Wednesday, March 23, 2011

things that annoy me

Things that annoy me:

-women who refer to themselves as "mommy to ___"... especially if that is the first thing they identify themselves as. I completely understand that motherhood is a lifechanging experience, but I think the reason so many parents end up unhappy with parenting is because they forget that they (as individuals and as a couple) mattered before they gave birth. It's great that you want to give your child a good life, but it shouldn't come at the expense of your entire identity.

-the sanctimonious attitude that sometimes accompanies a woman's decision to have a natural or home birth. I think what makes it great to be a woman today is that we have choices, meaning that one woman's decision to have an epidural is just as valid as another's to avoid any medication. (For the record, I have never given birth, and my current desire for an epidural may change.) BUT, I think we should respect one another's ability to make the best decisions for ourselves and individual children. What works for one woman doesn't necessarily work for another... and to pretend otherwise is foolish.

(which leads me to another point)
-the "mommy wars" (refering to the real or imagined rift between mothers who work and mothers who stay at home) may be the reason women today are still not taken as seriously as they claim they should be. Simply put, it would be naive to imagine that someday all women would stand together on any issue, but to pit ourselves against one another won't do anyone a bit of good. If you want to go to work after having children, by all means-- I myself can imagine that I would go nuts being at home with kids all day, and would require some time away from them. (I am currently a nanny who works with two families for <20 hours a week. I love the kids I work with, but I come home exhausted.) If you want to stay home, have at it. (I envy your patience.)

My mom stayed home with my sisters and I until I was in high school, and I personally don't think she was fulfilled by it-- I think it simply made more financial sense. She didn't have a college degree at the time, and finding work in the U.S. after coming here in 1998 would not likely have produced a great income, whereas childcare for three kids can get expensive very quickly.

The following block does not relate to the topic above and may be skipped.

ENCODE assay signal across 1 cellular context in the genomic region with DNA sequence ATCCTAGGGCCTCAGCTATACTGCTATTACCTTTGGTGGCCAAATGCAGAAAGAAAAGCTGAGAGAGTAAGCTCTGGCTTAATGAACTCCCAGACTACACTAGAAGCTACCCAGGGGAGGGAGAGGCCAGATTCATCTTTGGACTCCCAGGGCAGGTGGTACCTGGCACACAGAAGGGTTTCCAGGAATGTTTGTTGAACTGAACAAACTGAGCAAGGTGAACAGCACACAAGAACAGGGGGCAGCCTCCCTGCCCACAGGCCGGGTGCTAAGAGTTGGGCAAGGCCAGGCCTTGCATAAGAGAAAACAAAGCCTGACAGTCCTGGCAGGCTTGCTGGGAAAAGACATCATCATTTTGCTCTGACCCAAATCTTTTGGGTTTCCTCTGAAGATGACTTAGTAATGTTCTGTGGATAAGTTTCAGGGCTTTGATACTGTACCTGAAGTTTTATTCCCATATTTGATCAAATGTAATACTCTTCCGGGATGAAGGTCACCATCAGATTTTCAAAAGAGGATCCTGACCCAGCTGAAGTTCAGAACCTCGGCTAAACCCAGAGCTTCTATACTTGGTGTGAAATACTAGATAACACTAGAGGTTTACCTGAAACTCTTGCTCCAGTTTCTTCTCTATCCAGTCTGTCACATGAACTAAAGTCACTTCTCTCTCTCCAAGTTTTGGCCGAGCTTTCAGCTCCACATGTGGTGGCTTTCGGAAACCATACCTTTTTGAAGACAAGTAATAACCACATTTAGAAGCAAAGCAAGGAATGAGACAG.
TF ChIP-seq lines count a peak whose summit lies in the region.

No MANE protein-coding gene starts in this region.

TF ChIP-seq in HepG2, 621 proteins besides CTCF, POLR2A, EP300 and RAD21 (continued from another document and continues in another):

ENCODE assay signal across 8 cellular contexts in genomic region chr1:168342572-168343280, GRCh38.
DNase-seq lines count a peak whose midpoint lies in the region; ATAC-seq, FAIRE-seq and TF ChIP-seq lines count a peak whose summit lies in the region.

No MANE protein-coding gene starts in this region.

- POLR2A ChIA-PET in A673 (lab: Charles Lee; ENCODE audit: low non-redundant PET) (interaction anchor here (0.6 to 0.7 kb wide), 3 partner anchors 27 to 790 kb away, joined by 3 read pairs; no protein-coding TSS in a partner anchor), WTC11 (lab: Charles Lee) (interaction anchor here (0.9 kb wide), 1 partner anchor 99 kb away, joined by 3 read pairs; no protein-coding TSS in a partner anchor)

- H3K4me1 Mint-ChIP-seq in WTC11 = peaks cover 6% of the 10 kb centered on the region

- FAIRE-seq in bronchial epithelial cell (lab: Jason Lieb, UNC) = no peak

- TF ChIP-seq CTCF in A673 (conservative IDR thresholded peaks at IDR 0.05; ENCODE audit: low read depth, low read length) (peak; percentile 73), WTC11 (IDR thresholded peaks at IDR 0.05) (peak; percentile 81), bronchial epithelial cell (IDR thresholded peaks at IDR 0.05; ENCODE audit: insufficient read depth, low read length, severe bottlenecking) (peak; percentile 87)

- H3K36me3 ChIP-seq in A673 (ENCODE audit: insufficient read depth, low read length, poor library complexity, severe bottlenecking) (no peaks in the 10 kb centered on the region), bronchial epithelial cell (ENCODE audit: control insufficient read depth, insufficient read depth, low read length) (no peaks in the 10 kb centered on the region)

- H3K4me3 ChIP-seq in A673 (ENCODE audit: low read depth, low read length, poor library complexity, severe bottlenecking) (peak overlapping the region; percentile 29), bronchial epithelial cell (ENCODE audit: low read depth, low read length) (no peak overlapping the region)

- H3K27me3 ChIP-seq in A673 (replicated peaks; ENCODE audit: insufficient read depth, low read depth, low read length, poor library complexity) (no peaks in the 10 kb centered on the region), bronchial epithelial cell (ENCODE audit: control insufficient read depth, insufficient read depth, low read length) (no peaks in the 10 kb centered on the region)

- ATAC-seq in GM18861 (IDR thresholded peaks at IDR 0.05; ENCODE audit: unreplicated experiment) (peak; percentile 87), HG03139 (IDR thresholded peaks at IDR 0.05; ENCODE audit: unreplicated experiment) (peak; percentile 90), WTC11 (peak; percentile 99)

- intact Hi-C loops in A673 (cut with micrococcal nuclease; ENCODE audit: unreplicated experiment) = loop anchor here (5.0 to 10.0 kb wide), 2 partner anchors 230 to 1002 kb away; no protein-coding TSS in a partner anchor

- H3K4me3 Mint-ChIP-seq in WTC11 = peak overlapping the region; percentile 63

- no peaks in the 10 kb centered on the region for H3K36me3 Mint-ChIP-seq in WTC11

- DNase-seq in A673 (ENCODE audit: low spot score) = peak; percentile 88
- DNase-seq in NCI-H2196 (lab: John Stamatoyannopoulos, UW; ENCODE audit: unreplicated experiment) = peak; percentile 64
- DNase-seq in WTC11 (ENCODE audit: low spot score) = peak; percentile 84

However, there are plenty of women who love being home with their kids, and cannot imagine leaving them with someone else for 5-9 hours a day.

What I don't understand (and therefore it annoys me) is when women act as though another woman's decision to stay at home or go to work somehow affects what is available to the first group. If another woman wants to stay home and you want to go to work (or vice versa), why does it matter to you what someone else is doing? Another woman's ability or desire to do one over the other doesn't affect your ability to make that decision for yourself. What does influence your ability to do one or the other is often finances... which requires you to work out this decision with your partner (or whoever is helping you raise your child), not focus on what other women are doing.

-my last grievance is related to all of the above... the "mommy drive-by". Why are we spending so much time and energy cutting down the decisions of parents (particularly moms) around us? Have we really lost the ability to do anything constructive? My theory is this: since parents (specifically moms) spend so much more of their time and energy on their kids today, they want to make sure it's worth it. And since that won't be seen until said kids graduate college (or get married, or have kids, or whatever), the most they can do right now is to compare themselves with the parents around them. And since nothing makes you feel more superior (or at least less crappy about the job you're doing as a mom) as finding someone who is doing a worse job, we spend all of our free time and energy focusing on those who make us feel like we're not complete muckups as parents.

The solution? Love your kids, but don't let them be your world. If you're working on something other than parenting, you'll have a lot more to be proud of... and you'll feel less pressure to be the perfect parent.

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